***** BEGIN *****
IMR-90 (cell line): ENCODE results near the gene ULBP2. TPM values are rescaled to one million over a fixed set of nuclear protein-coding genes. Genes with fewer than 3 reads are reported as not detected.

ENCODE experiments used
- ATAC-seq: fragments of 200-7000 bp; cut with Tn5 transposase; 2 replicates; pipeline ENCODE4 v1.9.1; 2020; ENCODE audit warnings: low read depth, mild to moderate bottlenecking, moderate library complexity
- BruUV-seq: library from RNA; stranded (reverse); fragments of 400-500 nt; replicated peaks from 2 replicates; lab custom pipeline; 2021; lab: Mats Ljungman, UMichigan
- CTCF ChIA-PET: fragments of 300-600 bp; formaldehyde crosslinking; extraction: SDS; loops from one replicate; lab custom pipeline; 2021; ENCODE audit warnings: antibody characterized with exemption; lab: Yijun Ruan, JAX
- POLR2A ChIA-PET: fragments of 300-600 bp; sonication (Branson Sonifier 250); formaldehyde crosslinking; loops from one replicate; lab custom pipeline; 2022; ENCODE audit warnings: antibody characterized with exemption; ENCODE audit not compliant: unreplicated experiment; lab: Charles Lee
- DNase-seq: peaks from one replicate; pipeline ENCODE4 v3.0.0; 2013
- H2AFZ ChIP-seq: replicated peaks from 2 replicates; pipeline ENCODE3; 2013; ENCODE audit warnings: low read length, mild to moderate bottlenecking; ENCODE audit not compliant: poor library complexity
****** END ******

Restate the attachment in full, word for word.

IMR-90 (cell line): ENCODE results near the gene ULBP2. TPM values are rescaled to one million over a fixed set of nuclear protein-coding genes. Genes with fewer than 3 reads are reported as not detected.

ENCODE experiments used
- ATAC-seq: fragments of 200-7000 bp; cut with Tn5 transposase; 2 replicates; pipeline ENCODE4 v1.9.1; 2020; ENCODE audit warnings: low read depth, mild to moderate bottlenecking, moderate library complexity
- BruUV-seq: library from RNA; stranded (reverse); fragments of 400-500 nt; replicated peaks from 2 replicates; lab custom pipeline; 2021; lab: Mats Ljungman, UMichigan
- CTCF ChIA-PET: fragments of 300-600 bp; formaldehyde crosslinking; extraction: SDS; loops from one replicate; lab custom pipeline; 2021; ENCODE audit warnings: antibody characterized with exemption; lab: Yijun Ruan, JAX
- POLR2A ChIA-PET: fragments of 300-600 bp; sonication (Branson Sonifier 250); formaldehyde crosslinking; loops from one replicate; lab custom pipeline; 2022; ENCODE audit warnings: antibody characterized with exemption; ENCODE audit not compliant: unreplicated experiment; lab: Charles Lee
- DNase-seq: peaks from one replicate; pipeline ENCODE4 v3.0.0; 2013
- H2AFZ ChIP-seq: replicated peaks from 2 replicates; pipeline ENCODE3; 2013; ENCODE audit warnings: low read length, mild to moderate bottlenecking; ENCODE audit not compliant: poor library complexity